Another concern of Lewis's is how he reconstructs Joy in his mind, how death alters our memory of a departed loved one. He worries that his grief will “have substituted for the real woman a mere doll to be blubbered over.” His fear of losing an authentic idea of Joy echoes his earlier anxiety about excising Joy from the text. Writing is a form of preservation. If he doesn't write about her, then how can he properly remember her? Other forms of preservation are no good either, as Lewis writes that “I have no photograph of her that’s any good. I cannot even see her face distinctly in my imagination.” So early into his loss and he is already losing Joy again, losing the specificity, the corporeality of this woman he loved. What does remain is her voice. Lewis records that “her voice is still vivid. The remembered voice--that can turn me at any moment to a whimpering child.”

Lewis struggles with the absence he mentioned earlier, the absence that is everywhere, and how can he fill it? How can he reconstruct Joy when she is no longer physically present? Don’t all people confront the same challenge after a loss? The dead are gone, they leave behind a literal hole in our lives. The hole is the space their bodies once filled. We have no skin to touch, no arms to grasp, no hands to hold. The sensuous experience of a person is lost forever and no words or photographs can ever do justice to the tactile reality of another human being. The substitutions are simply not good enough. As Lewis puts it, “I want H., not something that is like her.” The real thing is all he wants and it’s the one thing he cannot have.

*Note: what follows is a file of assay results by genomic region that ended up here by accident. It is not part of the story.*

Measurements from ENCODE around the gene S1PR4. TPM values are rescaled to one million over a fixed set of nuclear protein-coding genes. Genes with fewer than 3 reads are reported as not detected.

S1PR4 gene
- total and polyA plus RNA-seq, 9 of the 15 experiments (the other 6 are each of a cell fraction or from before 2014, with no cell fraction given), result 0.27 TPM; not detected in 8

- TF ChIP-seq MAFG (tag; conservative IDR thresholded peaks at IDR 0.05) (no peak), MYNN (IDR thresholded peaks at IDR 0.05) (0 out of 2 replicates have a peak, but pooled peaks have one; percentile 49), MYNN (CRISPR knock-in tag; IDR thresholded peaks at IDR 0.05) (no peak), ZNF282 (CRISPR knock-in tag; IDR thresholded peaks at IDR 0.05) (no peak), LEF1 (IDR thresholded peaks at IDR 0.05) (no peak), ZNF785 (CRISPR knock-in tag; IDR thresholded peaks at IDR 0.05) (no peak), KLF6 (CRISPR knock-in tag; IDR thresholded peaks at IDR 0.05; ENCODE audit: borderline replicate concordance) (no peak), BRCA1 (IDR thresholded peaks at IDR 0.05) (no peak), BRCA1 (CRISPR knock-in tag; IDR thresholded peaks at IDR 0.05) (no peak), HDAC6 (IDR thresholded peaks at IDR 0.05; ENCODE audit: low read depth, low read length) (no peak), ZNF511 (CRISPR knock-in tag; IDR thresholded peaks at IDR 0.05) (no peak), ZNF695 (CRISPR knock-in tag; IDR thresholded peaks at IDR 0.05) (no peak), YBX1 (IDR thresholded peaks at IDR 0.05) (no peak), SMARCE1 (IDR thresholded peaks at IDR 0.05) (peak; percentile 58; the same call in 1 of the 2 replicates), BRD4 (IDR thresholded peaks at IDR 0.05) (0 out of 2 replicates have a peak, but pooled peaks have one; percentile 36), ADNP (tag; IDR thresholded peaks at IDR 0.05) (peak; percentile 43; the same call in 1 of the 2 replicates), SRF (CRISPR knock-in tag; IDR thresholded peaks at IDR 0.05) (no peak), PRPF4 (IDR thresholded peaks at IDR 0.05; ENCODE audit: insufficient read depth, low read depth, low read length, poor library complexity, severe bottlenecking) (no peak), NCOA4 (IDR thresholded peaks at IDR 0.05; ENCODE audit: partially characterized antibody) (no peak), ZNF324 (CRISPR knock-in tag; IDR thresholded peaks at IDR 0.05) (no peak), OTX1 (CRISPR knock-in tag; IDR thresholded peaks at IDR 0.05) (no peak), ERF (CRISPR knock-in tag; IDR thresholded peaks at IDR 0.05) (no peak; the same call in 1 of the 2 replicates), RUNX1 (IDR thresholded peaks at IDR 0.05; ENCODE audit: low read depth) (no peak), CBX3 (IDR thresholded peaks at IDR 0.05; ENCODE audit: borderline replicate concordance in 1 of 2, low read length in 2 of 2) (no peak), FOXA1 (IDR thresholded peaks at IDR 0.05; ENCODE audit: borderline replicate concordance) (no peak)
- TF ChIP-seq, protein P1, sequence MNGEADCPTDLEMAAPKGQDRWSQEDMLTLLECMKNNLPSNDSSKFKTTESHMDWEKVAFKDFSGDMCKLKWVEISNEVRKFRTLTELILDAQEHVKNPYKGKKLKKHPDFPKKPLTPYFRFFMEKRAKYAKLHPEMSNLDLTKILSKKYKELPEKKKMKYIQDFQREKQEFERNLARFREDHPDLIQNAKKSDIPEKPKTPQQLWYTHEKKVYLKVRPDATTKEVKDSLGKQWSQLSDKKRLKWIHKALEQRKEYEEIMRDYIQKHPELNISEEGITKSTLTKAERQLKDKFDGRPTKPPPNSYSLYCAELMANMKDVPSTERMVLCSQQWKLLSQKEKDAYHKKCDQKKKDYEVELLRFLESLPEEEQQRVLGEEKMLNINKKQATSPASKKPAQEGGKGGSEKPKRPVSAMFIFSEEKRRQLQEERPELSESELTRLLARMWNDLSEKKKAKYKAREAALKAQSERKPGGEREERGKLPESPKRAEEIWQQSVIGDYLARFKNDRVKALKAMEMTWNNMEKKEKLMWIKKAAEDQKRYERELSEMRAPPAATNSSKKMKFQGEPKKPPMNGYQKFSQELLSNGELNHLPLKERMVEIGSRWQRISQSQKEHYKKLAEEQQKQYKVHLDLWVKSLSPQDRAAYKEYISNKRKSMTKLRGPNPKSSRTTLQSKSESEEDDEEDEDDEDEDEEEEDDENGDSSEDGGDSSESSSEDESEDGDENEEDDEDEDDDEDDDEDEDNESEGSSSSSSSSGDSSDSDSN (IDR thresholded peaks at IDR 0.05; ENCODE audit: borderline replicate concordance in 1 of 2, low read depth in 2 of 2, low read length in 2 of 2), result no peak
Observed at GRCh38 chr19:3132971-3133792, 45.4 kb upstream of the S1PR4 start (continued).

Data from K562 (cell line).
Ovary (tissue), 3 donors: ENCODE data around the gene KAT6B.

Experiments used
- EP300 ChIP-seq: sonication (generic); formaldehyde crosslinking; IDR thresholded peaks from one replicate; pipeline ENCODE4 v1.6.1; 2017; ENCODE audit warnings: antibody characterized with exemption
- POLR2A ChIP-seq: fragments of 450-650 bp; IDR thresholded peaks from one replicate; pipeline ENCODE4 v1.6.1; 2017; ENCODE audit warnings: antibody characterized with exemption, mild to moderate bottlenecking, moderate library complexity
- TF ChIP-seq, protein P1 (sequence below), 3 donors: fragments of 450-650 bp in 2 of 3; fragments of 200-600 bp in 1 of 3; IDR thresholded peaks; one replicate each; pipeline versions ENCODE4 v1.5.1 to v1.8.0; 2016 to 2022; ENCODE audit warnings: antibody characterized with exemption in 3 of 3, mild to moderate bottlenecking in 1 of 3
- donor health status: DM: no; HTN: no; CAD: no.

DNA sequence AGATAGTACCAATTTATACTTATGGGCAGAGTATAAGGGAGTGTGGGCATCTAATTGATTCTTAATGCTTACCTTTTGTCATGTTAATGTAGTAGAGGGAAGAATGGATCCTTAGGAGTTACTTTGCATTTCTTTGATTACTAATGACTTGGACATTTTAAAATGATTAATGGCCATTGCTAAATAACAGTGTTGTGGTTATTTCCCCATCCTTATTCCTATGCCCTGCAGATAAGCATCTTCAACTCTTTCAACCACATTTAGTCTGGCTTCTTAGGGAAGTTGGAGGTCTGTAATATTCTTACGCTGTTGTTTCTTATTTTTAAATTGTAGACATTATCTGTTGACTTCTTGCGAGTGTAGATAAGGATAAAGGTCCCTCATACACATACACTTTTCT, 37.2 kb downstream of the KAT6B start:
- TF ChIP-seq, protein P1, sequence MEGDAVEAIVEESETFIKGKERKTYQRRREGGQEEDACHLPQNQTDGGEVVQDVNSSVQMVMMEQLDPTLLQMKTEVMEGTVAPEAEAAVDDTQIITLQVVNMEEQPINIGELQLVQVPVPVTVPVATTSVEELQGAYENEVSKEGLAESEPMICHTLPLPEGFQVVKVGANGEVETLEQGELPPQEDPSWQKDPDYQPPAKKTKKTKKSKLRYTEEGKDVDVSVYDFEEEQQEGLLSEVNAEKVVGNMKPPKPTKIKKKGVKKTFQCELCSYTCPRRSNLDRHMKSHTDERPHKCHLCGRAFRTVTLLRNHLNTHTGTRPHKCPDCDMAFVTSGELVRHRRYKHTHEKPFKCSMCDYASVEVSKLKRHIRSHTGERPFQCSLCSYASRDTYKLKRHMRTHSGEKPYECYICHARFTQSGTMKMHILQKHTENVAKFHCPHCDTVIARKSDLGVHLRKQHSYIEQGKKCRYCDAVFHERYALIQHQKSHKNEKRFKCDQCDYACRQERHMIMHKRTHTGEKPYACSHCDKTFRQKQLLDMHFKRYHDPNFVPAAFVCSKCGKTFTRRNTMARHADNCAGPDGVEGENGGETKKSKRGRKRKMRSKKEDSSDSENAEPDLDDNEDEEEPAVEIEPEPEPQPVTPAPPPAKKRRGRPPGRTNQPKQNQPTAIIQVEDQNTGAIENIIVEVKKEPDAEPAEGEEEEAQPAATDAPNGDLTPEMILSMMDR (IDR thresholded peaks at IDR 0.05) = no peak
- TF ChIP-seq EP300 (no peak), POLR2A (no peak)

At times, Lewis’s writing is unbearably raw and full of an intense aching. He writes, “You tell me, ‘she goes on.’ But my heart and body are crying out, come back, come back.” Lewis is in the depths of anguish and bares his soul. He also questions the point of it all, “What does it matter how this grief of mine evolves or what I do with it? What does it matter how I remember her or whether I remember her at all? None of these alternatives will either ease or aggravate her past anguish.” Grief itself seems pointless to Lewis. Nothing in the present moment can alter the tragedy of the past. But what Lewis wrote does matter because he charted the development of his own grief and, in so doing, showed the unpredictability and fluidity of grief, how grieving comes in different forms and changes by the day, even by the hour. Just when he thinks he knows grief, or understands it, or thinks he’s better and free from it, a memory comes and he is, once again, leveled.

At one point, Lewis compares Joy’s death to the amputation of a leg that changes the body forever but does not threaten its survival. He writes that “At present I am learning to get about on crutches, Perhaps I shall presently be given a wooden leg. But I shall never be a biped again.” However, later, he is forced to admit the inadequacy of the amputation metaphor, that it was too simplistic for a condition that never truly ends. He amends his earlier statement by writing that “I was wrong to say the stump was recovering from the pain of amputation. I was deceived because it has so many ways to hurt me that I discover them only one by one.” Lewis hobbled along on his “wooden leg” for only a short period of time. Three years after the death of Joy Davidman, C.S. Lewis died at the age of 64.